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Thread: What do you think of...
June 21st, 2013 01:34 PM #6Senior Member
Proud author of Kissimmee, Orlando, Mary, Adam, Mississippi, Micah, Georgette, Evelyn, Diane, Millicent, Maybeline, Prudence and so many many more
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June 21st, 2013 04:44 PM #8Senior Member
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I like the sound of it, but I know it would hard to use in the real world. It seems like a name that would constantly get spelled wrong or mispronounced.
June 21st, 2013 04:52 PM #10
I think in English, Eulalie is very pretty. Yoo-lay-lee. Sweet and lyrical, and I'm finding saint names more and more intriguing (my denomination is about as far away as you can get from the Catholic church while still remaining under the Christian umbrella, but I find the stories of saints--and their charming names!--inspiring and refreshing).
However, I have some French history--my best friend was from Paris, and I've always been a bit of a Francophone--and in French, Eulalie is said like oo-lah-lee, which I find MUCH less appealing, and nowhere near as cute as you-lay-lee. Plus, the "oo" sound at the beginning of Eulalie translates essentially to the word "euh" in French, which is essentially "Uh..." which is sort of... well. Unflattering. It almost sounds like you forgot your daughter's name when you're saying the beginning of it. :/ In English, it's great--I just don't think it's as beautiful in its original language. So I can't really seem to get behind it, especially since the French aspect will always be there for me. If none of that bothers you, though, I think it's a nice name and has a nice meaning (eloquent, well-spoken). And Lalie/Layley is a pretty cute nn (or even Lolly, if you say it the French way).Ashley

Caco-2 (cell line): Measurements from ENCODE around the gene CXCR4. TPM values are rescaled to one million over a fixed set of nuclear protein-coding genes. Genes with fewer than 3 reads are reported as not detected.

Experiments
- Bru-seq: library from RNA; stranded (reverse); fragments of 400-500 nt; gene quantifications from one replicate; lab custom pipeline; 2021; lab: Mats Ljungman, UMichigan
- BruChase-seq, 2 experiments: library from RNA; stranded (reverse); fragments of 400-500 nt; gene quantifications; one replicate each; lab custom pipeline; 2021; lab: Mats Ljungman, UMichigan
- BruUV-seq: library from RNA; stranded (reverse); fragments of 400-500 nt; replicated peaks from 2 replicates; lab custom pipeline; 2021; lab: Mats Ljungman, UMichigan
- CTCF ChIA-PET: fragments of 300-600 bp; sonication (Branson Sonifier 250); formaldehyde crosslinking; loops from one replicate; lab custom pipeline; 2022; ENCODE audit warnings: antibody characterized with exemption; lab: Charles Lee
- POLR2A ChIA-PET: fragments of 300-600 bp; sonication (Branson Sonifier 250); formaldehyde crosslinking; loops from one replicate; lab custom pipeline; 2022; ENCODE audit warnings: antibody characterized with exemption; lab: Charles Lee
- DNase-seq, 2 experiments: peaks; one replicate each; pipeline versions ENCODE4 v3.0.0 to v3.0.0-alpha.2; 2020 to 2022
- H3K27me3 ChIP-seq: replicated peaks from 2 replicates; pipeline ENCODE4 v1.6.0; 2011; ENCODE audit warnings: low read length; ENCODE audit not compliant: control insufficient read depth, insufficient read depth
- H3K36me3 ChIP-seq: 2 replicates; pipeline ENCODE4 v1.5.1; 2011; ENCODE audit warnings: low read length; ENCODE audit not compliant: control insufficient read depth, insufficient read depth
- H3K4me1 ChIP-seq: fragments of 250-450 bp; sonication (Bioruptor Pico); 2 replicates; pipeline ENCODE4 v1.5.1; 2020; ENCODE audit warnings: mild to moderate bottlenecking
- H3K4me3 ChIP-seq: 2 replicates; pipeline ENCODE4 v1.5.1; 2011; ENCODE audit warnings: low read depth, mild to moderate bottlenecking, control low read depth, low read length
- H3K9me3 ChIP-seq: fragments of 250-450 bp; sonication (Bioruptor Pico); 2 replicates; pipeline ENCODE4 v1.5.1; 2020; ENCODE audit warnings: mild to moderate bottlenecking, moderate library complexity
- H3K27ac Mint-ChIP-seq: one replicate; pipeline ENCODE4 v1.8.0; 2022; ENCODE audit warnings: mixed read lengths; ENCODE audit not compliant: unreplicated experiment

twenty-something namenerd and aspiring novelist
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June 21st, 2013 04:52 PM #12
I love it! So French and chic! Also you get the cute nn lolly for when she is younger. In the States where I am there may be prn. issues like eu-lay-lee.
June 21st, 2013 04:57 PM #14
Makes me think of ukulele (the instrument) - just missing one syllable. It is also kind of a mouthful to say - all those vowels get garbled.